I still feel very strongly, and I think this is what is going to happen, when they do the makeover for BWA it will downsize a bit. After the north end zone expansion is finished at Razorback Stadium, the basketball arena is next from what I understand. The master plan that was presented a few years ago has pretty much went right on schedule with what they presented at that time. Bud Walton Arena is supposed to receive quite a bit of work in the concourse area, more space, and more concessions and restrooms. Some upper level seating is more likely than not going to be eliminated. The Washington Redskins have done this, Cleveland in baseball, Tennessee in college basketball have done this when it was determined the arena was just too big. We had a perfect storm in the 90’s to fill 19,500 seats for about 2 years. After that it became mostly a conference game, then a weekend conference game. If we become a once again consistent top 10 or 15 program, I could see it getting to that point again. Maybe some 10-15 thousand non conference crowds. It’s not going back to averaging 19,000 a game. Any other time in our history that we would have built a new arena, even during the Sutton years the new capacity would have probably been around 15,000. That would have been a 50-60 percent increase over Barnhill. They started out talking about 17,000 for capacity for BWA so that Frank Broyles could say it was bigger than Texas’s arena, and it just kept rising. After the novelty of the new arena wore off, and the team started trending down, that upper deck began looking more like an albatross than a thing of pride.

That is my belief, too. I think Tennessee added a lot of suites when it renovated TBA, and I could see Arkansas doing the same.

I don’t know how much of the work at BWA will be downsizing and how much will be upgrading the concourses (which badly need the upgrade after 23 years) and making BWA suitable for concerts. They could make some decent money leasing BWA to concert promoters, but right now it’s not built for that.

Having said that, I would not be surprised if they decrease the total capacity and increase the number of premium seats.

One other thing that may happen. They’ve talked about building a small (5000 seats or so) arena for volleyball and gymnastics to replace Barnhill, but they may decide it would be cheaper to use BWA for those sports than to build an entirely new facility. They appear to have decided that Barnhill’s days are numbered and it’s not worth maintaining/renovating any more. Now that basketball has a practice facility, BWA can become more of a multi-use arena – multiple sports, concerts, etc. Right now it’s basketball, graduation and the Walmart stockholder meeting, basically.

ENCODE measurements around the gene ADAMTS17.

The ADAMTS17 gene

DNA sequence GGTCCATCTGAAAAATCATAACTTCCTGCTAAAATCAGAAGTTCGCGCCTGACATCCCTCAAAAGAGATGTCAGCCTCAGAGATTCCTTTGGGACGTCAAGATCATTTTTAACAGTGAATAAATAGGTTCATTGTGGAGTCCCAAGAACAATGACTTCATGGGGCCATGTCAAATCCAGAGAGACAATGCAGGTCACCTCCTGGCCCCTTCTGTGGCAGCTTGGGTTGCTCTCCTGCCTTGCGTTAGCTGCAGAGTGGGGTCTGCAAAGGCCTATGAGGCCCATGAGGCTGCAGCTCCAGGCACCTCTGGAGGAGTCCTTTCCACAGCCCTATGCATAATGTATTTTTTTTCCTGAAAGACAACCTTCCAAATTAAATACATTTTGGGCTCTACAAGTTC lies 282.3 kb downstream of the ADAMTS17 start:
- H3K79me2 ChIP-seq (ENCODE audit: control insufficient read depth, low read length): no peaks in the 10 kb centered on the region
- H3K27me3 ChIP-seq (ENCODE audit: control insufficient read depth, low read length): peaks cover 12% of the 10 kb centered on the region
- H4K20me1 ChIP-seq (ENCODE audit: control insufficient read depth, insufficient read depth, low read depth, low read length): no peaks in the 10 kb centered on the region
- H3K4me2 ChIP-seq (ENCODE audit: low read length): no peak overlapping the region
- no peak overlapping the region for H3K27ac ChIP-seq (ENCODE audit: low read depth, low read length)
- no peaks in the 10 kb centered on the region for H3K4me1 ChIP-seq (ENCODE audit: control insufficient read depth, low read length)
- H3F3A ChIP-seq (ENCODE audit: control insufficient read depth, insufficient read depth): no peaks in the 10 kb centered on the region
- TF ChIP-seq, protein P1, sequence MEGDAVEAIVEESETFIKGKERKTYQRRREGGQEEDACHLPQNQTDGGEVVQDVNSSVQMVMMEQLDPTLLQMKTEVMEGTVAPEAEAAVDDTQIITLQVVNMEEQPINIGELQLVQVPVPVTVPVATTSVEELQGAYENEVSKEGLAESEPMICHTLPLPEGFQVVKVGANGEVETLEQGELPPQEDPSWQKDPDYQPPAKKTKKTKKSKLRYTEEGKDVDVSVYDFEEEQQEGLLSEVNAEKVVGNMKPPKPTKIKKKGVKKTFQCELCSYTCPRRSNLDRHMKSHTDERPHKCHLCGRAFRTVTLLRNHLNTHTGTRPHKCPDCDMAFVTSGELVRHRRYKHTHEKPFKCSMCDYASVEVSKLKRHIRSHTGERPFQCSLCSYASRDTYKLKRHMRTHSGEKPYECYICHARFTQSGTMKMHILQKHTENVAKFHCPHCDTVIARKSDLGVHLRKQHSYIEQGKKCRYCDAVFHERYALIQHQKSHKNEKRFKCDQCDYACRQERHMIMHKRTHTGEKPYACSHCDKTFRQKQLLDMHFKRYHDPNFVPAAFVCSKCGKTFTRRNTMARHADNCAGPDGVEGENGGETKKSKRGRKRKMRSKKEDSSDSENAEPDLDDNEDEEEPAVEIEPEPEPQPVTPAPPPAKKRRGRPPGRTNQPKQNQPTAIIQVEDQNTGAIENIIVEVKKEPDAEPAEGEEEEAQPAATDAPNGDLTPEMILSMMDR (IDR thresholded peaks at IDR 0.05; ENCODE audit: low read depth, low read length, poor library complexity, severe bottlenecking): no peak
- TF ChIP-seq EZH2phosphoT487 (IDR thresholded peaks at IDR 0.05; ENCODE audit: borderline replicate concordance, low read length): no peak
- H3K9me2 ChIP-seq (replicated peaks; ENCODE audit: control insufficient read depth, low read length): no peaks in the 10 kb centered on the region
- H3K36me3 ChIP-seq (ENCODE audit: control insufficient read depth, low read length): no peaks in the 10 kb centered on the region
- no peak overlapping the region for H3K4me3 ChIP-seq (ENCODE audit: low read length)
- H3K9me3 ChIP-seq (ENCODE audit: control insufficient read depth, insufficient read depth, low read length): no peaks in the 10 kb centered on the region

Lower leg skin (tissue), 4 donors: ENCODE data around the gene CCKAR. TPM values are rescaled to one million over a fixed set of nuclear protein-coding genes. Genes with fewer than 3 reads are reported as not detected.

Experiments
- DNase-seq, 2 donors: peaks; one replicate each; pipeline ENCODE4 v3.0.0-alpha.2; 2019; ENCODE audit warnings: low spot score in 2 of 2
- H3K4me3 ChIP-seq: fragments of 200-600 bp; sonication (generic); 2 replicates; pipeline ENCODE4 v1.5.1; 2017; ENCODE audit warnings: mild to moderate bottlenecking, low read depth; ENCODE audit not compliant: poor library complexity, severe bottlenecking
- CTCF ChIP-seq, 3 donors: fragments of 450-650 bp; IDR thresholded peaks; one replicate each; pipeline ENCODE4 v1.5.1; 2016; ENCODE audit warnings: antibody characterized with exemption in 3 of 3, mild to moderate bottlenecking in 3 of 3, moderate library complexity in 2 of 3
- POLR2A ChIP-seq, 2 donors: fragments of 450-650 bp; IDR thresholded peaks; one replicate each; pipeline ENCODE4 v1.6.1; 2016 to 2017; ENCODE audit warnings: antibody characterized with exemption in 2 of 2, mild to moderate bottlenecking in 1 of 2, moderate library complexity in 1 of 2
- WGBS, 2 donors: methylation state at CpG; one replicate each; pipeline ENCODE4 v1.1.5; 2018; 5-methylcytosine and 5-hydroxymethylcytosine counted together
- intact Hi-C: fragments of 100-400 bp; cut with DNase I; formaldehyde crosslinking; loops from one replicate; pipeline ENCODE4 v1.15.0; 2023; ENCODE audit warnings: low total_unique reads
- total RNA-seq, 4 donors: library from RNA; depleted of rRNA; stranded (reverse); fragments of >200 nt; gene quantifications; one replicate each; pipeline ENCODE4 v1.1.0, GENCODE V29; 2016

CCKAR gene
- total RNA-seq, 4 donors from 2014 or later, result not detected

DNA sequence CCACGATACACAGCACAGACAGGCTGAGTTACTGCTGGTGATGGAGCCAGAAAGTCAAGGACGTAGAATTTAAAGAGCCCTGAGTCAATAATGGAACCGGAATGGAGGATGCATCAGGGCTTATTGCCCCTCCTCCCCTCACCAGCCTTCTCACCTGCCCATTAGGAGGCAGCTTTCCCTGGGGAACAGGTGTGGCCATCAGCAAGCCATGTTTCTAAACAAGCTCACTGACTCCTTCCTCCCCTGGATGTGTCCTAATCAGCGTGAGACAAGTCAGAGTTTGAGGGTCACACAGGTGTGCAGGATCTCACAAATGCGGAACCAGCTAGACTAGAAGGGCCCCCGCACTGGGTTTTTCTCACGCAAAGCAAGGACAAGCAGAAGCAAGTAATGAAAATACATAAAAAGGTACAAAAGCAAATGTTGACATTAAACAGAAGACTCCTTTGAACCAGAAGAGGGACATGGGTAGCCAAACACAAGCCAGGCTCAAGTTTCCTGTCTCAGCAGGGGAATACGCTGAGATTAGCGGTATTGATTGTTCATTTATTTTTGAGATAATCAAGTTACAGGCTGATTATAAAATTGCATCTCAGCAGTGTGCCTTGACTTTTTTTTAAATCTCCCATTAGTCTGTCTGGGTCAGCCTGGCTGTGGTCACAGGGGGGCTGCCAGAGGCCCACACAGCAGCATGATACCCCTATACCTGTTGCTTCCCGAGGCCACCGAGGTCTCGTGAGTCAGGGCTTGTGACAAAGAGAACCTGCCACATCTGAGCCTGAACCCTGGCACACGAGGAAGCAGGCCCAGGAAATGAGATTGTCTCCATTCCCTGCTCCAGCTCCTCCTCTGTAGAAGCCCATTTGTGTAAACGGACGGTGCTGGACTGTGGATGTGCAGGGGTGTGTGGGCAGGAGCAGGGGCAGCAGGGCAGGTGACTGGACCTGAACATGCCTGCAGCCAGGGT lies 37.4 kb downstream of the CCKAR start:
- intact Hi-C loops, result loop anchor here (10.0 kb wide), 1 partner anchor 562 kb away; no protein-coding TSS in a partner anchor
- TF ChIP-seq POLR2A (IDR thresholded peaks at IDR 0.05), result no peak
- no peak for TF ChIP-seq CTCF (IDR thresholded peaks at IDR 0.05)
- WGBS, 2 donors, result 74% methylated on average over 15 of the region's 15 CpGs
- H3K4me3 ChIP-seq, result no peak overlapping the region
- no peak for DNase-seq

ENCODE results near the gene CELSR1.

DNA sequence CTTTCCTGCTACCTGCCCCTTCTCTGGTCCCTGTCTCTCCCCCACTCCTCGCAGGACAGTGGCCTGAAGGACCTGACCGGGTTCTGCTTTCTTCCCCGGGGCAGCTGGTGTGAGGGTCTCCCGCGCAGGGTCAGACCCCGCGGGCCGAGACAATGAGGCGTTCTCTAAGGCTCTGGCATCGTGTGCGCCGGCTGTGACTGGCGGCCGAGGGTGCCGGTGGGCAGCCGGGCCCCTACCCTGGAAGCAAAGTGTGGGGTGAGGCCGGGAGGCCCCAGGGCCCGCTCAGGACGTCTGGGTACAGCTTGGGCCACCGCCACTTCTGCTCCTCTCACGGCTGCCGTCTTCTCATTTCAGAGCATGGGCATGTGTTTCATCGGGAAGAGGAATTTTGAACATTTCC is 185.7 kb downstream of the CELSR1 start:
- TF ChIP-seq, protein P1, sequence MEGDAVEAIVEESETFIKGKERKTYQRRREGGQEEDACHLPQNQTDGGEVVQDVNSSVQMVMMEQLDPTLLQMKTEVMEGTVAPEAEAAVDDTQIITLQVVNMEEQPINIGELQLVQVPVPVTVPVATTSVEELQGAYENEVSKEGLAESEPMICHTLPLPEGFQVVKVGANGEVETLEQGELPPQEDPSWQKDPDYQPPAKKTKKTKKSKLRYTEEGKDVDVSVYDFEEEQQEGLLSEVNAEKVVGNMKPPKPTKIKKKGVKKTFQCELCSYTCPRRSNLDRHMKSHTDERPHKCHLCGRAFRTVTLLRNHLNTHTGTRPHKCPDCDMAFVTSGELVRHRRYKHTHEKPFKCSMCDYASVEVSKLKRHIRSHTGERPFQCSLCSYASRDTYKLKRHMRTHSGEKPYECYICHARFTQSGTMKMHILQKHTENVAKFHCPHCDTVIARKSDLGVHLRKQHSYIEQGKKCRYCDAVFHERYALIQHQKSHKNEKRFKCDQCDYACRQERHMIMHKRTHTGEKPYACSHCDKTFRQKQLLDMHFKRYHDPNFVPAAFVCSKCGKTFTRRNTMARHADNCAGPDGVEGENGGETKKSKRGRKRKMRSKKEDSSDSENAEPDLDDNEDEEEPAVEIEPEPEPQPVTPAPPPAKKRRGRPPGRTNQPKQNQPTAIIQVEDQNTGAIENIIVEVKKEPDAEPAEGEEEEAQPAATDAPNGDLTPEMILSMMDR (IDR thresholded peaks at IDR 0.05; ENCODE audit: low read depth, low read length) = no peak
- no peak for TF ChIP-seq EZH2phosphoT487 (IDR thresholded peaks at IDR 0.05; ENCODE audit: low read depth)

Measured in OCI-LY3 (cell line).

There was a visiting reporter recently that viewed all of our facilities and wrote and article on them. In that article, he said that Bud Walton, when renovated soon, would be downsized. It was the first time I saw it reported that clearly.

Yeah, that was Chadd Scott of Gridiron Now (his wife, sports business analyst Kristi Dosh, was giving a speech at UA and he tagged along).

I posted the link to that article (discussed above) here, and the primary reaction was criticism because it took 15-18 (or whatever) clicks to get through it! :roll:

Not sure how anyone who can’t muster the energy to click through a very positive PR piece like that has much room to criticize folks for not making it to games on a week night.

Just sayin’ . . .

The u of a is doing all it can. When the bud was built every game wasn’t on tv, and now since they are, oh well. We might downsize a bit, when who knows. The schedule is below par as far as name teams. So far not one idea to increase attendance. The fans have to change. Lol. Well I’m a fan and I do agree that our performance in basketball has stunk since Nolan left. However being from Little Rock I make 2 or 3 games a year. Never have a problem getting prime seats for 3 or 4. So I guess the answer is, it is what it is, just get used to seeing empty seats, no crowd noise, etc. Going to a funeral later this week, might be more lively than the crowd last night. However, might be good practice for my next visit to bud Walton.

Agreed. It was very positive publicity for us. It was also arranged very poorly on the website. He really didn’t need to post a picture of them cooking catfish in the Jones Success Center to get his point across.

These are all things I’ve thought would be worth looking into doing. They did a package that was like $150 for all 18 games with an upper-deck ticket that varied by game and demand. That was a smart initiative, but I think they could do more with initiatives on a game-by-game basis to get people in the upper decks for cheap.